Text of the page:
Disaffected Chavistas Affiliate with Dissident Marea Socialista Organisation in Venezuela

The spokespeople of several chavista organisations have announced their affiliation to Marea Socialista (Socialist Tide), signaling the existence of a growing dissident left current in the governing United Socialist Party of Venezuela (PSUV).

By Ewan Robertson

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Last Wednesday three chavista groupings, including the Hugo Chavez National Front and the Socialist Middle Class, announced their affiliation to MS and supported the group’s viewpoint on the need for a deep debate about the Bolivarian government’s policies and direction (aporrea tvi)
Last Wednesday three chavista groupings, including the Hugo Chavez National Front and the Socialist Middle Class, announced their affiliation to MS and supported the group’s viewpoint on the need for a deep debate about the Bolivarian government’s policies and direction (aporrea tvi)
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Mérida, 27th October 2014 (Venezuelanalysis.com) – The spokespeople of several chavista organisations have announced their affiliation to Marea Socialista (Socialist Tide), signaling the existence of a growing dissident left current in the governing United Socialist Party of Venezuela (PSUV). 

Marea Socialista (MS) is a Trotskyist grouping within the PSUV which declares its support for President Nicolas Maduro’s administration. However the organisation opposes what it argues is the restriction of debate by party leadership over the direction of the Bolivarian project, and warns against the presence of corruption and what it sees as “conciliation” with business groups in economic planning.

In the context of the PSUV conference earlier this year and on-going economic problems including product shortages and 60% inflation, MS’s criticisms have become more vocal, arguing that a change of course is needed and evoking former president Hugo Chavez’s “strike at the helm” October 2012 speech.

Last Wednesday three chavista groupings, including the Hugo Chavez National Front and the Socialist Middle Class, announced their affiliation to MS and supported the organisation’s viewpoint on the need for a deep debate about the Bolivarian government’s policies and direction.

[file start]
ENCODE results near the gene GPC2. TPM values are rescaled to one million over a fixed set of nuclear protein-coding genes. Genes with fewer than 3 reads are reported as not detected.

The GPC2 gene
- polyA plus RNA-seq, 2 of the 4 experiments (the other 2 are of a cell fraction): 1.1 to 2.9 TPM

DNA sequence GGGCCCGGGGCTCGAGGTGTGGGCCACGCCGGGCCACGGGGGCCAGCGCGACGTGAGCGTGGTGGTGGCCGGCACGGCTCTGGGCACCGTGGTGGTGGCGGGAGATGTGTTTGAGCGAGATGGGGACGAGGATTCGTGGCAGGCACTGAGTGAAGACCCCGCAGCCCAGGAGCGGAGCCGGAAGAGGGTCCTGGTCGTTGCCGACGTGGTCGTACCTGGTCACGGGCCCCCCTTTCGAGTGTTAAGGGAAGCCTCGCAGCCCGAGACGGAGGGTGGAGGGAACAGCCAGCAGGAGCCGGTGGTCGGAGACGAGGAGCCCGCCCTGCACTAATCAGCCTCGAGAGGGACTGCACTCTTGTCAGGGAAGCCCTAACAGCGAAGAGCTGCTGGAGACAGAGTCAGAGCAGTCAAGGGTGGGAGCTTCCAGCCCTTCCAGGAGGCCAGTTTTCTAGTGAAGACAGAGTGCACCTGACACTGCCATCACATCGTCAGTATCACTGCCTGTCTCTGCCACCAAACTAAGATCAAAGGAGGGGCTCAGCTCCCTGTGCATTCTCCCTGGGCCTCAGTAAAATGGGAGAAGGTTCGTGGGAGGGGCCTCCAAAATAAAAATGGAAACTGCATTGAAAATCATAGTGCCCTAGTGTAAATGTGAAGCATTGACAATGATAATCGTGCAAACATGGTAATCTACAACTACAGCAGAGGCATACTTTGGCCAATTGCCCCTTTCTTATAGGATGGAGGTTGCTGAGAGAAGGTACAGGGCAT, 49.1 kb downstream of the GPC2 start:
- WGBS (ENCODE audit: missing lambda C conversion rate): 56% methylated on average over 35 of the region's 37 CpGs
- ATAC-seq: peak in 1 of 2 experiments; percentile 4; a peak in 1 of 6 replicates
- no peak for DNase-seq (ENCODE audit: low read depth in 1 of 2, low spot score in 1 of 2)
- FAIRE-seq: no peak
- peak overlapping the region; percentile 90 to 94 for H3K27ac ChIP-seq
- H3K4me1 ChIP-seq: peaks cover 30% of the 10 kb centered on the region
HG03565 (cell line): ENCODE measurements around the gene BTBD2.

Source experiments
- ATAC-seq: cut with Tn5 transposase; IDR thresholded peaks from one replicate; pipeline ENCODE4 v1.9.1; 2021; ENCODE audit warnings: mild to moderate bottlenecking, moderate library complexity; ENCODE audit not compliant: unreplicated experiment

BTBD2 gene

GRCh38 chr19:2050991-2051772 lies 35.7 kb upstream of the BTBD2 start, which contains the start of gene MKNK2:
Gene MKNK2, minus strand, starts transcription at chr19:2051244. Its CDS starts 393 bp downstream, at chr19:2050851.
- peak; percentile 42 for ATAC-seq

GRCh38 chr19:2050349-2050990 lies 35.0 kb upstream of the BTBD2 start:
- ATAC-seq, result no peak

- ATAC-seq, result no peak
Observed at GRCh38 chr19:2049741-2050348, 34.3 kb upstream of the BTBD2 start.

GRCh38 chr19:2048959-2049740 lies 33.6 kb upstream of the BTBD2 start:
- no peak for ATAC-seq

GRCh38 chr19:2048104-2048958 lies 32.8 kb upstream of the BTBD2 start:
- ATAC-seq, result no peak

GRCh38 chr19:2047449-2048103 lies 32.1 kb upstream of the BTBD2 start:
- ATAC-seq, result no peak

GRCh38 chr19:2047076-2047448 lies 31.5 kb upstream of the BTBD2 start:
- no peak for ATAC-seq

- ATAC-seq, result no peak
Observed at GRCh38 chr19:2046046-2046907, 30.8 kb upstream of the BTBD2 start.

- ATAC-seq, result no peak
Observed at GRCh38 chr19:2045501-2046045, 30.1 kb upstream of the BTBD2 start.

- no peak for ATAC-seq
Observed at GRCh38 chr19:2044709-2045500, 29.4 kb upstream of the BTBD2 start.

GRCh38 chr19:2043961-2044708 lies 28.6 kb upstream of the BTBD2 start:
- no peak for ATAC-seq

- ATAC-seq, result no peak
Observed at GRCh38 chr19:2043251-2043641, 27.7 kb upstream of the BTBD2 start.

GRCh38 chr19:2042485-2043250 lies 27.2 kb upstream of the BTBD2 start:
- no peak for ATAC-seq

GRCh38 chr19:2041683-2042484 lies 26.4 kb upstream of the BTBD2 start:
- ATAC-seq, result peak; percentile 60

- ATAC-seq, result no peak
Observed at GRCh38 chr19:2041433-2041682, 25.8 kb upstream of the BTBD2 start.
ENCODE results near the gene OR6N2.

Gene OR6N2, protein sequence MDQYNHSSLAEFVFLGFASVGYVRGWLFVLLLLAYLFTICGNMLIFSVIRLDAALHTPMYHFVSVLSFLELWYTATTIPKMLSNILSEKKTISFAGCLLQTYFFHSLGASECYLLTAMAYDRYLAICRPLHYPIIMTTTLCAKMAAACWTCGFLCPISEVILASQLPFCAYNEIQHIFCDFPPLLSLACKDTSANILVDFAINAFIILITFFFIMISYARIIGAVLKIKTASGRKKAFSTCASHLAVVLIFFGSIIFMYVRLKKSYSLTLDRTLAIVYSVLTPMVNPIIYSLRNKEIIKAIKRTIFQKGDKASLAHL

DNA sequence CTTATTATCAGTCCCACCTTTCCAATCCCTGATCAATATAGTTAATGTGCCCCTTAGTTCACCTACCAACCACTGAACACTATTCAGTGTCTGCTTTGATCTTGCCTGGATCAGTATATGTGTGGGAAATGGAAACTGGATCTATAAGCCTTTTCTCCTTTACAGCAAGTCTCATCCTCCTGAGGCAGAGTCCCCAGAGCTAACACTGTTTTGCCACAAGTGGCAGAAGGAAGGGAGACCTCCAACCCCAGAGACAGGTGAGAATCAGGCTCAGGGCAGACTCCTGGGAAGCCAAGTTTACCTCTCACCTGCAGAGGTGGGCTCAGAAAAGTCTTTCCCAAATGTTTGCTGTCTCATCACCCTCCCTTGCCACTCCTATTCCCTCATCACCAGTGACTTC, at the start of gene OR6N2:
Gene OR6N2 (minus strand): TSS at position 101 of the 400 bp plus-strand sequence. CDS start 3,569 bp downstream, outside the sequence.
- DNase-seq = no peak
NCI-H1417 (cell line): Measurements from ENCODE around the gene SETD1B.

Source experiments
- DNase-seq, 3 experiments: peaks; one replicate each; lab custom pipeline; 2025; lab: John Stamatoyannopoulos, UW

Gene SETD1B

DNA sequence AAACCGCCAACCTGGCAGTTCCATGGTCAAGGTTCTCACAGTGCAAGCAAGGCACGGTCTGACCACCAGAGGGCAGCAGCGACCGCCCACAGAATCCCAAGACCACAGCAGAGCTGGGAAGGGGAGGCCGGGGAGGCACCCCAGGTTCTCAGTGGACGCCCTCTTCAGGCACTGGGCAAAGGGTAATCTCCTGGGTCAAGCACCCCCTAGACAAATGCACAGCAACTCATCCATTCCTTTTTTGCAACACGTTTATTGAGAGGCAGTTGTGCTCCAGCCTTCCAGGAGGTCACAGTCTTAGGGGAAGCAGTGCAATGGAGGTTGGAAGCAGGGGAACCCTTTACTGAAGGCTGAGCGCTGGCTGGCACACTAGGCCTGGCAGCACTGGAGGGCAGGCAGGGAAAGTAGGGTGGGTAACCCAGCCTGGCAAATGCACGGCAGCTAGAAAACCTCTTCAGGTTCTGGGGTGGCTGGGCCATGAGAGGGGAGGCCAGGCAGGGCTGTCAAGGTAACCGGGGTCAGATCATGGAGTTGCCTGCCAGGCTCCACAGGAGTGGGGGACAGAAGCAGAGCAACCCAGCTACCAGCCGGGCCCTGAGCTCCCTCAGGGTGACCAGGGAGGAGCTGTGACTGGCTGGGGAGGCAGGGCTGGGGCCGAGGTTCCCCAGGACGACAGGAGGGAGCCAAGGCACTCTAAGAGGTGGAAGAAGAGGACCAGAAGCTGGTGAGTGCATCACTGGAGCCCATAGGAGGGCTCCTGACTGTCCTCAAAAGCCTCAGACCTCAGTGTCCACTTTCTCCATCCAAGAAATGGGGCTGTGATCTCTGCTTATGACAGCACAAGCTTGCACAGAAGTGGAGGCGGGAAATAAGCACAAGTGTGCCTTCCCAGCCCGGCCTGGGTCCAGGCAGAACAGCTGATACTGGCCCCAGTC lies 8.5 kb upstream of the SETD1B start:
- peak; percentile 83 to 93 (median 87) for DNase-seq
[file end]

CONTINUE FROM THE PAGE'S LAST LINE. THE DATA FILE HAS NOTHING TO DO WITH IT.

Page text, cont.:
All the groups present said that they participated in the PSUV and had a national presence. While their overall membership is likely only a small minority of the PSUV’s activist base, the development will be seen as highlighting existing disquiet within chavista ranks.

“These are sums that add up,” said MS spokesperson Nicmer Evans, continuing, “Today we are ratifying the Strike at the Helm”.

Private and independent media were present at the press conference, but state run media did not attend.

Carlos Hurtado of the Socialist Middle Class grouping argued that Venezuelans were “suffering” as a result of high crime and the economic situation in the country, and claimed that the PSUV’s leadership was not engaging grassroots activists in a debate on how to resolve the problems and move forward.

“If they don’t call on us then we’re going to have to present a serious national proposal for the country’s management,” the activist said.

“We’re going to keep supporting Nicolas Maduro, but we need to start listening to each other or they [forces hostile to the Bolivarian project] are going to destroy this government,” he added, while also declaring that the activists present remained firmly opposed to the right-wing.

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